Historically people have argued that the son chose wisdom. Then you see in chapters 10 through 29 how he begins to grow in wisdom and learn how to be, one, a faithful Israelite who’s a good husband, a good father, good neighbor, good friend, and then ultimately progresses in later in chapter 25 and beyond into how to rule in the court, how to justice in the kingdom, and all those different things. So by the end of the book, he actually marries the noble wife. He’s married wisdom and he rules and reigns, you know, happily ever after.
But what people are starting to look at now is in chapter 9 he actually passes by wisdom’s house. There’s no good reason to think he actually chose wisdom. He actually chose folly. So at the end of book in chapter 30, the son says, “I have not attained knowledge of the Holy One” (Proverbs 30:3). What was promised him in Proverbs 9, he gets to Proverbs 30 and he says, “I’m stupider than any other man, I’ve not obtained knowledge of the Holy One, and the only way for me to obtain real knowledge is for God and the Son of God to come down out of heaven” (Proverbs 30:2-4).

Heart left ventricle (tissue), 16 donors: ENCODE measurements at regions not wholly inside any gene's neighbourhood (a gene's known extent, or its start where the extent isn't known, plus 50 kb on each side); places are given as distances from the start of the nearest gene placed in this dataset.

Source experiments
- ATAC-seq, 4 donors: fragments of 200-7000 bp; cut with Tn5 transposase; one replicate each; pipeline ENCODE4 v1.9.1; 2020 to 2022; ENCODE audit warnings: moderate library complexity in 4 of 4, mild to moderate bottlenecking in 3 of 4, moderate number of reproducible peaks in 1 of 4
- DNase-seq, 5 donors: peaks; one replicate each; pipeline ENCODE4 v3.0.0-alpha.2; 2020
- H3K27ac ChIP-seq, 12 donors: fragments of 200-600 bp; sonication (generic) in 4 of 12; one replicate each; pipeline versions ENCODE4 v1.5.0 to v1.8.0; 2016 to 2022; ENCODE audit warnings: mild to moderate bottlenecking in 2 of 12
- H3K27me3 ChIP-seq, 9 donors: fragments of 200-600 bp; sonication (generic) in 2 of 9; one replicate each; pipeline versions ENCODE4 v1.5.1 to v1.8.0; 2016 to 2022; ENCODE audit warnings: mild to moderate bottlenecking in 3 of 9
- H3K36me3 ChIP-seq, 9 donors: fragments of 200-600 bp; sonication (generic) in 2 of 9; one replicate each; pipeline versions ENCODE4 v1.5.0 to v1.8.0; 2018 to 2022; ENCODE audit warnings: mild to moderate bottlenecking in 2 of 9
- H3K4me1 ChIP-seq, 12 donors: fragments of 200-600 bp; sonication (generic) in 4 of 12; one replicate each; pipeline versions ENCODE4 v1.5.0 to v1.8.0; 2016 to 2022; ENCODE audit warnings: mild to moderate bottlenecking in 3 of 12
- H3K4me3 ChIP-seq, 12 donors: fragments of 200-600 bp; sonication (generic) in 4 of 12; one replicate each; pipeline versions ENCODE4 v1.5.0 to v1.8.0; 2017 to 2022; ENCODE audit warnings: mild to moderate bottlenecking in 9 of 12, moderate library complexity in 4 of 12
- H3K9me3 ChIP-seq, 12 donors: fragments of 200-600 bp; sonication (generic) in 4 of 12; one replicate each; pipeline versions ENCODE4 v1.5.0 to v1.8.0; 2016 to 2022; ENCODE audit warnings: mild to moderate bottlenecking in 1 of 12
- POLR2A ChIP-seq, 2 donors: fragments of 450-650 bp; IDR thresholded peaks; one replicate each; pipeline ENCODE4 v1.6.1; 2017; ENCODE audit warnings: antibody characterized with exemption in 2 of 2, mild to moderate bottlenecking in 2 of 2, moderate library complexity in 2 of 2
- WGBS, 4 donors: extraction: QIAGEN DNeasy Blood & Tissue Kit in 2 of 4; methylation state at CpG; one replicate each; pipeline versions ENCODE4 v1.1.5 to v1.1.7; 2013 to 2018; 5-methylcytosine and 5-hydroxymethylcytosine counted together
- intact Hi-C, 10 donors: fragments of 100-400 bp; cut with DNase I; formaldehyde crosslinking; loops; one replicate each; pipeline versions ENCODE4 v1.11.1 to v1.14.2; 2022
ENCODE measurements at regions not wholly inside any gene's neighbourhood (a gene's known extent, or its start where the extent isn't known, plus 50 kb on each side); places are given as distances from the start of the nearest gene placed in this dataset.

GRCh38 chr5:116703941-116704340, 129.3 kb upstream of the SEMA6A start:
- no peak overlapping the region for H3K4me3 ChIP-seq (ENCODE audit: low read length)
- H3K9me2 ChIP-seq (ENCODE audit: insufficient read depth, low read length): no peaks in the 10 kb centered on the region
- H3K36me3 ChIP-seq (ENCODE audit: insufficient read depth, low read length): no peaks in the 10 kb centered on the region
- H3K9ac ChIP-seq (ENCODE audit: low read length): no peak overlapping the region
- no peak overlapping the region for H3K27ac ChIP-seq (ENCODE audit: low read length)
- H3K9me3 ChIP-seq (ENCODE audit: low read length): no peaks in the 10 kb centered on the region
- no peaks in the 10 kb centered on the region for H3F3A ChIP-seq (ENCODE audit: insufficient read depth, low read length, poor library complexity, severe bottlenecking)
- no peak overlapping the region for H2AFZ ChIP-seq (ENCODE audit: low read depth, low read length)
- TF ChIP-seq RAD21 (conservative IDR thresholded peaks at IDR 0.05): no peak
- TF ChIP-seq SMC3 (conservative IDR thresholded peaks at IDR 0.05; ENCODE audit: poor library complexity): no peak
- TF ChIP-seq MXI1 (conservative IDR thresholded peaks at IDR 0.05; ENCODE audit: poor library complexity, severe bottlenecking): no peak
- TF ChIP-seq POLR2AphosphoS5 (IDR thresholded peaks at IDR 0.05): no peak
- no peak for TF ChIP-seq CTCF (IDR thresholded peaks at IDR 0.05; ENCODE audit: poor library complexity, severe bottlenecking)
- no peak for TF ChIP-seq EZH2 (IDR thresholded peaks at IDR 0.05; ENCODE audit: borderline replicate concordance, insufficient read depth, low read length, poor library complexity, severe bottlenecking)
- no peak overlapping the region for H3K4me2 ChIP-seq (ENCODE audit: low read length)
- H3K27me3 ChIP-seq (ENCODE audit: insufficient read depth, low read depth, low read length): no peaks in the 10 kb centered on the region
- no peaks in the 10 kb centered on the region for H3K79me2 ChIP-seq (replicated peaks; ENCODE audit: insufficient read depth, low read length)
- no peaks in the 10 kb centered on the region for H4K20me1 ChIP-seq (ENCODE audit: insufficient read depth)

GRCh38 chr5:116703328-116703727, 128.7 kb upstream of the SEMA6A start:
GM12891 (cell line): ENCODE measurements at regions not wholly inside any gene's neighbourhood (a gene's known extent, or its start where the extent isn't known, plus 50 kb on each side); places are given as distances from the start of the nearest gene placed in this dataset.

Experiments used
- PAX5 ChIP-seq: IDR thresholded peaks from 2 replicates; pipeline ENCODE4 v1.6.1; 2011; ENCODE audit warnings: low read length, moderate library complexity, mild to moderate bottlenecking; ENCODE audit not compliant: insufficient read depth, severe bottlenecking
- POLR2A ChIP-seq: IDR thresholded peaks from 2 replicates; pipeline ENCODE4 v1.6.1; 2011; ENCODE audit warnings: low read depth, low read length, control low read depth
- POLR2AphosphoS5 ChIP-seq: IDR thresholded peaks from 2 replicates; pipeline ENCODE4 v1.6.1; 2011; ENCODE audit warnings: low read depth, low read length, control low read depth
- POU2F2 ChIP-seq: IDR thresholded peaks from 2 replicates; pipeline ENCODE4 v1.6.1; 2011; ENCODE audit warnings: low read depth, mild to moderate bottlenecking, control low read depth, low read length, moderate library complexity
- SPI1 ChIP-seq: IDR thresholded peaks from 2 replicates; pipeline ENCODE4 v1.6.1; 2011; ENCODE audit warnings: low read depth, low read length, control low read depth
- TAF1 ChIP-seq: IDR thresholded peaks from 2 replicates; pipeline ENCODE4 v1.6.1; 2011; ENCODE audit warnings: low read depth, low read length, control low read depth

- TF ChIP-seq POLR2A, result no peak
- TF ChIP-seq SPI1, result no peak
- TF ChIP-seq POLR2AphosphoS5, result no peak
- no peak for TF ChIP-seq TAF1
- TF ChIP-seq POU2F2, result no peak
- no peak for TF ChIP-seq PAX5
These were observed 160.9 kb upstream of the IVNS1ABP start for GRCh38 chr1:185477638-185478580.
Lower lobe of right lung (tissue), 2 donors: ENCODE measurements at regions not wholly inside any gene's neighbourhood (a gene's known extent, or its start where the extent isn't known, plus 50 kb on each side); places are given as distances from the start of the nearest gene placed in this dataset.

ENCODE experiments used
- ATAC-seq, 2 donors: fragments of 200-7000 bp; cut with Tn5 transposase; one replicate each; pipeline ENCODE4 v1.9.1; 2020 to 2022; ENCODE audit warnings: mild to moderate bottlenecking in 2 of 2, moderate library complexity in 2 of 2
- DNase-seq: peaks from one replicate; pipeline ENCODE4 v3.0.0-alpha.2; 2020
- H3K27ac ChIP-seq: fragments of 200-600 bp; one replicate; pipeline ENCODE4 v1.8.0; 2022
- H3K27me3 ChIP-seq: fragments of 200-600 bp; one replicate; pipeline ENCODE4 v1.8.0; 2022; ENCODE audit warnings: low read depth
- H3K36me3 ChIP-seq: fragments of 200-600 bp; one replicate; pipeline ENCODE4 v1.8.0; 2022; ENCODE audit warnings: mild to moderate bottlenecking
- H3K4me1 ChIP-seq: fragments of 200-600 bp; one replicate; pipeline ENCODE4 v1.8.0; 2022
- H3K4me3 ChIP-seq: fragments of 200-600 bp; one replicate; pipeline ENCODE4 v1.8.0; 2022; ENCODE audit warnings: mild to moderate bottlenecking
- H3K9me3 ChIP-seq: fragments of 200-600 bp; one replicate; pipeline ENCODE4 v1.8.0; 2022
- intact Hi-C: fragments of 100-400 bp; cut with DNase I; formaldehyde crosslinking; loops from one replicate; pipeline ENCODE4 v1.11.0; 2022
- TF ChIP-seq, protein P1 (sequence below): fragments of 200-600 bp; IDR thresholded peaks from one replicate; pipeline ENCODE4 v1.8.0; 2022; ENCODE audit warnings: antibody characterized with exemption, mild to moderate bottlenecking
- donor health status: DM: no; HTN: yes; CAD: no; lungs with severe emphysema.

Then ultimately, you get to chapter 31 where there’s a mom—no dad in the picture—who gives birth to a son, a king, who is then married to wisdom and is going to reign forever. This is actually called an oracle in Proverbs 30 and 31. This is a future expectation that—no, Solomon didn’t live up to this, and Solomon’s son didn’t live up to this—but someday there’s gonna be s Son because God keeps His promise to David. There’s going to be a Son in the future who does this.
Ultimately we see in Isaiah 11 that that expectation begins to build when they say, “Hey listen, there’s going to come a day, there’s going to come a shoot out of Jesse, and guess what? He’s going to be anointed by the spirit of wisdom, understanding, and the fear of the Lord. He’s going to actually embody the book of Proverbs” (Isaiah 11:1). Ultimately we see that that shoot out of Jesse is Jesus of Nazareth.
Those are the kind of ways that you can read the book of Proverbs and see how they’re all about Jesus. He is the ideal King and He’s the one that we’ve got to have a relationship with to be wise. Once we have that relationship, then we can be faithful citizens of the kingdom and we can be good husbands, good neighbors, good fathers, good mothers, and live out the wisdom that God has called us to live out.